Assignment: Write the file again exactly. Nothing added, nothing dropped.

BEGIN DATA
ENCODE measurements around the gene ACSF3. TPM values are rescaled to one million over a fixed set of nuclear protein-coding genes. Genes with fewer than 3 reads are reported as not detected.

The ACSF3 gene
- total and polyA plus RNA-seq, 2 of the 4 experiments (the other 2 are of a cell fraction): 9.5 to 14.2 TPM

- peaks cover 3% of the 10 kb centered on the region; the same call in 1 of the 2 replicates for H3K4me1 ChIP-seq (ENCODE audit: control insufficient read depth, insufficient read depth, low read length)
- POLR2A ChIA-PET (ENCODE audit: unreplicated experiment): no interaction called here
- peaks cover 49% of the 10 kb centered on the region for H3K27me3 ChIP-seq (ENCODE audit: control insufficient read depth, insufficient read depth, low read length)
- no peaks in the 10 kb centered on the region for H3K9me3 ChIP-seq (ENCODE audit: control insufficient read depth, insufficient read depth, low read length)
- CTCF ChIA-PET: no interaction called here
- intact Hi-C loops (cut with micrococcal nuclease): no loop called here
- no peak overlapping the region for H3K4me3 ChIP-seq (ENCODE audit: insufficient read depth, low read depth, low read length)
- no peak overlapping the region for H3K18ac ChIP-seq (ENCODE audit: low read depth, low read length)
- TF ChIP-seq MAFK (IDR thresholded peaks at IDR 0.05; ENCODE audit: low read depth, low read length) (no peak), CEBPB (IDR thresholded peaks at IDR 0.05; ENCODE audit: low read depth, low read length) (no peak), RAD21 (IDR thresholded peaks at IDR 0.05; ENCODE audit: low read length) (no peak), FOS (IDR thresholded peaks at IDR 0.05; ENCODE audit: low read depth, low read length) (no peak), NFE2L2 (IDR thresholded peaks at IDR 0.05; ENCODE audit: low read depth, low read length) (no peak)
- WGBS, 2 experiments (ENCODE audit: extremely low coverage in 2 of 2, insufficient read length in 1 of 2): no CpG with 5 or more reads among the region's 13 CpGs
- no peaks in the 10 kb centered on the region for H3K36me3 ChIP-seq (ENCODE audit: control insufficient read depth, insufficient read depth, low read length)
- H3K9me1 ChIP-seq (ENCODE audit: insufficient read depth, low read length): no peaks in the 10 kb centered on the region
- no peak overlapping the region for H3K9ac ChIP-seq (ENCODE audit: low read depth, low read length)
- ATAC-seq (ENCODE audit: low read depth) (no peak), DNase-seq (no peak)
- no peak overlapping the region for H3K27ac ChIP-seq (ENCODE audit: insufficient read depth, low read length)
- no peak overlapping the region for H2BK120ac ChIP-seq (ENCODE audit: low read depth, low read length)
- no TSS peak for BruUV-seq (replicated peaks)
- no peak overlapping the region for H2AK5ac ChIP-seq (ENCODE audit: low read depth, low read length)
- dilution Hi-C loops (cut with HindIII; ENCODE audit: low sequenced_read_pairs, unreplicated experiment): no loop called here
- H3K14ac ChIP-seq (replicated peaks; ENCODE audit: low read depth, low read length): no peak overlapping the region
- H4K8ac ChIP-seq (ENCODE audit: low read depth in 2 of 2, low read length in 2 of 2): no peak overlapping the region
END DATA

ENCODE measurements around the gene ACSF3. TPM values are rescaled to one million over a fixed set of nuclear protein-coding genes. Genes with fewer than 3 reads are reported as not detected.

The ACSF3 gene
- total and polyA plus RNA-seq, 2 of the 4 experiments (the other 2 are of a cell fraction): 9.5 to 14.2 TPM

- peaks cover 3% of the 10 kb centered on the region; the same call in 1 of the 2 replicates for H3K4me1 ChIP-seq (ENCODE audit: control insufficient read depth, insufficient read depth, low read length)
- POLR2A ChIA-PET (ENCODE audit: unreplicated experiment): no interaction called here
- peaks cover 49% of the 10 kb centered on the region for H3K27me3 ChIP-seq (ENCODE audit: control insufficient read depth, insufficient read depth, low read length)
- no peaks in the 10 kb centered on the region for H3K9me3 ChIP-seq (ENCODE audit: control insufficient read depth, insufficient read depth, low read length)
- CTCF ChIA-PET: no interaction called here
- intact Hi-C loops (cut with micrococcal nuclease): no loop called here
- no peak overlapping the region for H3K4me3 ChIP-seq (ENCODE audit: insufficient read depth, low read depth, low read length)
- no peak overlapping the region for H3K18ac ChIP-seq (ENCODE audit: low read depth, low read length)
- TF ChIP-seq MAFK (IDR thresholded peaks at IDR 0.05; ENCODE audit: low read depth, low read length) (no peak), CEBPB (IDR thresholded peaks at IDR 0.05; ENCODE audit: low read depth, low read length) (no peak), RAD21 (IDR thresholded peaks at IDR 0.05; ENCODE audit: low read length) (no peak), FOS (IDR thresholded peaks at IDR 0.05; ENCODE audit: low read depth, low read length) (no peak), NFE2L2 (IDR thresholded peaks at IDR 0.05; ENCODE audit: low read depth, low read length) (no peak)
- WGBS, 2 experiments (ENCODE audit: extremely low coverage in 2 of 2, insufficient read length in 1 of 2): no CpG with 5 or more reads among the region's 13 CpGs
- no peaks in the 10 kb centered on the region for H3K36me3 ChIP-seq (ENCODE audit: control insufficient read depth, insufficient read depth, low read length)
- H3K9me1 ChIP-seq (ENCODE audit: insufficient read depth, low read length): no peaks in the 10 kb centered on the region
- no peak overlapping the region for H3K9ac ChIP-seq (ENCODE audit: low read depth, low read length)
- ATAC-seq (ENCODE audit: low read depth) (no peak), DNase-seq (no peak)
- no peak overlapping the region for H3K27ac ChIP-seq (ENCODE audit: insufficient read depth, low read length)
- no peak overlapping the region for H2BK120ac ChIP-seq (ENCODE audit: low read depth, low read length)
- no TSS peak for BruUV-seq (replicated peaks)
- no peak overlapping the region for H2AK5ac ChIP-seq (ENCODE audit: low read depth, low read length)
- dilution Hi-C loops (cut with HindIII; ENCODE audit: low sequenced_read_pairs, unreplicated experiment): no loop called here
- H3K14ac ChIP-seq (replicated peaks; ENCODE audit: low read depth, low read length): no peak overlapping the region
- H4K8ac ChIP-seq (ENCODE audit: low read depth in 2 of 2, low read length in 2 of 2): no peak overlapping the region